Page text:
Which Malaysian business type should you choose for your company?about 5 years ago dineshsadhwani
This article was written by Dinesh Sadhwani, a practicing advocate & solicitor of the High Court of Malaya.
For those of you who want to start your own business, one of the questions that might be on your mind is this – What type of business you should register?. Some of the common options in Malaysia to consider are:
- A private company limited by shares incorporated under the Companies Act 2016, which can be identified by its suffix Sdn Bhd (Sendirian Berhad).
- An unincorporated business (sole proprietorship).
- An unincorporated partnership (conventional partnership).
- A limited liability partnership (LLP) registered under the Limited Liability Partnerships Act 2012, which can be recognised by its suffix PLT (“Perkongsian Liabiliti Terhad”).
So many options to choose from, but how do we know which one to go with? We’ll discuss the pros and cons of each type below.
Company limited by shares (a.k.a. the “Sdn Bhd”)
Suffix: Sdn Bhd
Good for: Mid sized to large businesses
1. The company is “alive”: One of the benefits of operating a Sdn Bhd is that the company is a separate legal entity. This means that the company is treated as a separate “person” in law. The company has almost all the powers which you and I (individuals or, as the law calls it, – “natural persons”) have – the power to purchase, own, and sell assets; the power to enter into contracts; the power to open bank accounts and receive money; the power to sue (as well as risk being sued!), and so forth.
The shareholders, directors and employees can come and go, but the company will remain in existence until it is dissolved (e.g. wound up or struck off from the register of companies). This makes a Sdn Bhd great for succession plans.
2. Limited liability for owners: Probably one of the more important benefits of using a Sdn Bhd is that the liability of the company’s shareholders is limited to the amount they have paid or agreed to contribute. For example, if you invest RM200,000 in a company in exchange for 20% shareholding and the company later becomes insolvent, your worst case downside is that you are unlikely to recover your investment. As a shareholder or even a director, you are not legally liable for the company’s liabilities.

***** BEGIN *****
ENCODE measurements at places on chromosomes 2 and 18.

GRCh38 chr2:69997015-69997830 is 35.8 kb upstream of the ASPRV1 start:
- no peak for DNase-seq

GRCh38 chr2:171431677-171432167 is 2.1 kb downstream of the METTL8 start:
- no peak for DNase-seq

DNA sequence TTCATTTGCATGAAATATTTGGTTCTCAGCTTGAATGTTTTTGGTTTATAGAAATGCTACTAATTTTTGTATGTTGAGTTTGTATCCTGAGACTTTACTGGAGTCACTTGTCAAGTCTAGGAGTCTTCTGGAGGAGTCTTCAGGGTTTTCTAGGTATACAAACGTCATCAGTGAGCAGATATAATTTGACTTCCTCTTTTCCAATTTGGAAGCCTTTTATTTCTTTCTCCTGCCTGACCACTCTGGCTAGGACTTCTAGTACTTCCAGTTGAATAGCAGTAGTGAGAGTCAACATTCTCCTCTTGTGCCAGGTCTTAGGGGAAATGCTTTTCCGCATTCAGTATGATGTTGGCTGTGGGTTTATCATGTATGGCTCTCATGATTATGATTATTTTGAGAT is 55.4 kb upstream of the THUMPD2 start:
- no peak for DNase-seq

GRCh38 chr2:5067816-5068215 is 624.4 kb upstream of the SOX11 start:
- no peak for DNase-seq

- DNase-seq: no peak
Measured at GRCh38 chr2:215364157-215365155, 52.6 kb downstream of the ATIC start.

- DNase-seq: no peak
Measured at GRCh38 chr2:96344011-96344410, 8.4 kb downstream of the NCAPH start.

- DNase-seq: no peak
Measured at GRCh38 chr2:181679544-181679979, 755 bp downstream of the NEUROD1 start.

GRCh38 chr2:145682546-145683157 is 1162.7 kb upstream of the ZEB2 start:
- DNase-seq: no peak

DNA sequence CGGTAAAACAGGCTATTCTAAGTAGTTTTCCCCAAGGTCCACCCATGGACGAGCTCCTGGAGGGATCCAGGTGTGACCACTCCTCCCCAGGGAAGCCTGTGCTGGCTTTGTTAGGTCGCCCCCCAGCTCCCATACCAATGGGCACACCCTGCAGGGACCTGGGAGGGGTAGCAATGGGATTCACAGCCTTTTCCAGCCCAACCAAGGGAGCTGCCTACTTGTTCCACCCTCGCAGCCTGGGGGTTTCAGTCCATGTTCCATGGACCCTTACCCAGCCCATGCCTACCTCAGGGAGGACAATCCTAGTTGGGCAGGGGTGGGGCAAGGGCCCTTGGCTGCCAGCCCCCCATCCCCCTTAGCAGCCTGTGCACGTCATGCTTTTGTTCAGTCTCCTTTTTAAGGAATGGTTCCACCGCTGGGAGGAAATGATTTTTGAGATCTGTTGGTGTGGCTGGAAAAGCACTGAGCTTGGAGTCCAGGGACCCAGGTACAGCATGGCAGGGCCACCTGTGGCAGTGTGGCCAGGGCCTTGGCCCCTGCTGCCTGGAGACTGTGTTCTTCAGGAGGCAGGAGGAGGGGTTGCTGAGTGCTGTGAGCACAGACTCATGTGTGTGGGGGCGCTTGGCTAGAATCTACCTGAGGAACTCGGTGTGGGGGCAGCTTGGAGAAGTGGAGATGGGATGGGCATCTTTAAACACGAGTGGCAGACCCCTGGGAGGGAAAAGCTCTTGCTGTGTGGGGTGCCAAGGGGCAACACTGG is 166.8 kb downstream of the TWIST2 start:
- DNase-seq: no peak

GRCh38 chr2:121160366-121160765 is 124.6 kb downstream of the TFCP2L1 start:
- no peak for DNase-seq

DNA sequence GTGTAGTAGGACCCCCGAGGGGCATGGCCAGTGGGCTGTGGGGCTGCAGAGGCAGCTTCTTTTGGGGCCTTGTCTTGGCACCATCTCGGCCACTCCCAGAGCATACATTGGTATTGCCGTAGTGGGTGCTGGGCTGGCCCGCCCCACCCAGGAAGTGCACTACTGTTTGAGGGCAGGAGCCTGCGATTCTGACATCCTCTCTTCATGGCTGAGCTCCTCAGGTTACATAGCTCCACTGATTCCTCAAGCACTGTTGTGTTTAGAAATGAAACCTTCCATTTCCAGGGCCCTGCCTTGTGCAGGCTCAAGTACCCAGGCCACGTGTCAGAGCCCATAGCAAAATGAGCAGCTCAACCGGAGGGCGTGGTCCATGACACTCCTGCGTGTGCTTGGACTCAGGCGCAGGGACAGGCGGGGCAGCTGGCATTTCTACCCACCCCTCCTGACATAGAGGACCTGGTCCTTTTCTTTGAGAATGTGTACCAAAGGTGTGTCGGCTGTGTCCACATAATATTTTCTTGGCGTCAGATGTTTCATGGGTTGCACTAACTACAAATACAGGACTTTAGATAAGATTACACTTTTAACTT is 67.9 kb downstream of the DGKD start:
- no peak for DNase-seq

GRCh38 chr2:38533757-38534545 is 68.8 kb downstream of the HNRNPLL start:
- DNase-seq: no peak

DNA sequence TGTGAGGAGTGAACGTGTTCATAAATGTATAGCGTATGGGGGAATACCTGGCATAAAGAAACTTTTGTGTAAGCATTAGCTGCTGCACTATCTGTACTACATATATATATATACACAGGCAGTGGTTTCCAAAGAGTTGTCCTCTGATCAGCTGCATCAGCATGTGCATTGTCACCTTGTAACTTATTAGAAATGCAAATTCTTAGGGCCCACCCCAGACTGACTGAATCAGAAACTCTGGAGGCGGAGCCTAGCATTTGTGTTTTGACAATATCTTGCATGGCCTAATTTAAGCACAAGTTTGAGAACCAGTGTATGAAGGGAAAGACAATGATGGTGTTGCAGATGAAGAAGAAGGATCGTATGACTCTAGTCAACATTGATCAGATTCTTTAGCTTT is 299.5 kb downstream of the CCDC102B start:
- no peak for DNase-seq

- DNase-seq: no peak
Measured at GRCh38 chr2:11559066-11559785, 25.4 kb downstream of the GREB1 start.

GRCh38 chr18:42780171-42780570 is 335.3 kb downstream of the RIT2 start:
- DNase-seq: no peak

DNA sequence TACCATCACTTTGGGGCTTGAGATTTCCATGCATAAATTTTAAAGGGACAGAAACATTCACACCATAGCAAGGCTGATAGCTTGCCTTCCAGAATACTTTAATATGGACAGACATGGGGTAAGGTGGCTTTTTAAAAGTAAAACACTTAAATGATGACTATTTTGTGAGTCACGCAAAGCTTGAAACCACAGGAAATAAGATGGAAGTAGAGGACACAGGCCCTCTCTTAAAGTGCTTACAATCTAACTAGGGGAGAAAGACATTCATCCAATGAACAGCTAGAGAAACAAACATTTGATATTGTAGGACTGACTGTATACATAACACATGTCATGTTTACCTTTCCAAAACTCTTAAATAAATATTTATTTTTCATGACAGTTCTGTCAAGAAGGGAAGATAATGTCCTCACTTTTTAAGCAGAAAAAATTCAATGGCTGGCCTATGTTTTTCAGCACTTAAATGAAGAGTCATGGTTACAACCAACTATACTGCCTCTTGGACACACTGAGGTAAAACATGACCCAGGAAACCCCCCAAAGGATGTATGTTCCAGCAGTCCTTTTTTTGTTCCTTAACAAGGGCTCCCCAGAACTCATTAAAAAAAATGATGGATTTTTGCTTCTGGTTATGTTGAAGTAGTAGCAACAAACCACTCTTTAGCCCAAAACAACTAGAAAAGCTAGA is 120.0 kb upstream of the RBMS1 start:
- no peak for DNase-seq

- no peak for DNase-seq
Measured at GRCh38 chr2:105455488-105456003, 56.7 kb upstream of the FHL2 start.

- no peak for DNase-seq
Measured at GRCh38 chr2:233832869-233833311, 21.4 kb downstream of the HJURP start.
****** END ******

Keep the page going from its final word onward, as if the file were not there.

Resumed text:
This is also why a private company carries the suffix Sdn Bhd (Sendirian Berhad) – the “Berhad” denotes the limited liability of shareholders. Shareholders do not have to worry about company’s creditors going after them personally for the company’s liabilities. There are some exceptions to the limited liability (e.g. fraud or sham) but that is a topic for another day.
3. You can run a 1 man company: Under the new Companies Act 2016, it is now possible for a company to have a sole director and individual shareholder (who can be the same person). Under the old Companies Act 1965, you needed at least 2 directors and individual shareholders. Therefore, sole proprietors can now explore running their business under a company, without the need to bring a fellow director/shareholder on board.
1. High Costs: Incorporating and operating a company comes with initial start-up costs (e.g. incorporation costs) and recurring costs (e.g. the costs of engaging a company secretary and auditor every year). On this note, the Companies Commission of Malaysia (CCM) has issued a practice directive whereby certain companies are exempted from the requirement to appoint an auditor.
2. Taxation: A company is subject to tax at the applicable corporate tax rate. If your personal income tax rate is lower than the applicable corporate tax rate, you may want to consider another form of business.
3. The company’s money is not your money: The separate legal entity brings with it a significant issue: It can be difficult for laypeople to understand. This is especially when the company is family owned, or both owned and managed by the same people. The company’s assets (including cash balances) belong to the company and not the shareholders. A Sdn Bhd cannot distribute its assets to its shareholders except via a dividend or capital repayment – which must be done in accordance with the Companies Act.
If you are employed by the company or serve as a director, the company can pay you a salary or director’s fees. So it’s important to carefully consider in advance how you intend to draw income from the company, whether you can do so, and whether there are any consequences (e.g. tax) or restrictions (e.g. Companies Act) that you need to account for.
Sole proprietor (a.k.a. the “One-Man Show”)
Suffix: No suffix necessary
Good for: Small businesses
1. Easy to use: The sole proprietorship is very easy to set-up. Unlike a private company where you have to deal with various legal concepts and rules (e.g. directors, shareholders, share capital, registered office, constitution, board and shareholders' meetings, company secretaries, auditors, audited accounts, returns/filings, and MORE), the sole proprietorship is relatively straightforward. If you want a simple set-up (at least for a start), this might be the option for you.
2. Low Costs: The set-up and compliance costs for a sole proprietorship are relatively low compared to a private company. As discussed above, a private company must engage a company secretary and auditor - but there are no such requirements for the sole proprietor (although you may need the assistance of a professional in preparing and filing your tax returns).
1. You are the company!: Although you can use a trading or business name (e.g. Awesome Trading & Co), strictly speaking, the sole proprietorship is not a separate entity. In other words, you are personally responsible for all contracts and transactions entered into by the sole proprietorship. Also, the sole proprietorship is not a separate entity, and will be dissolved upon your own passing, so it’s not great for running a family business.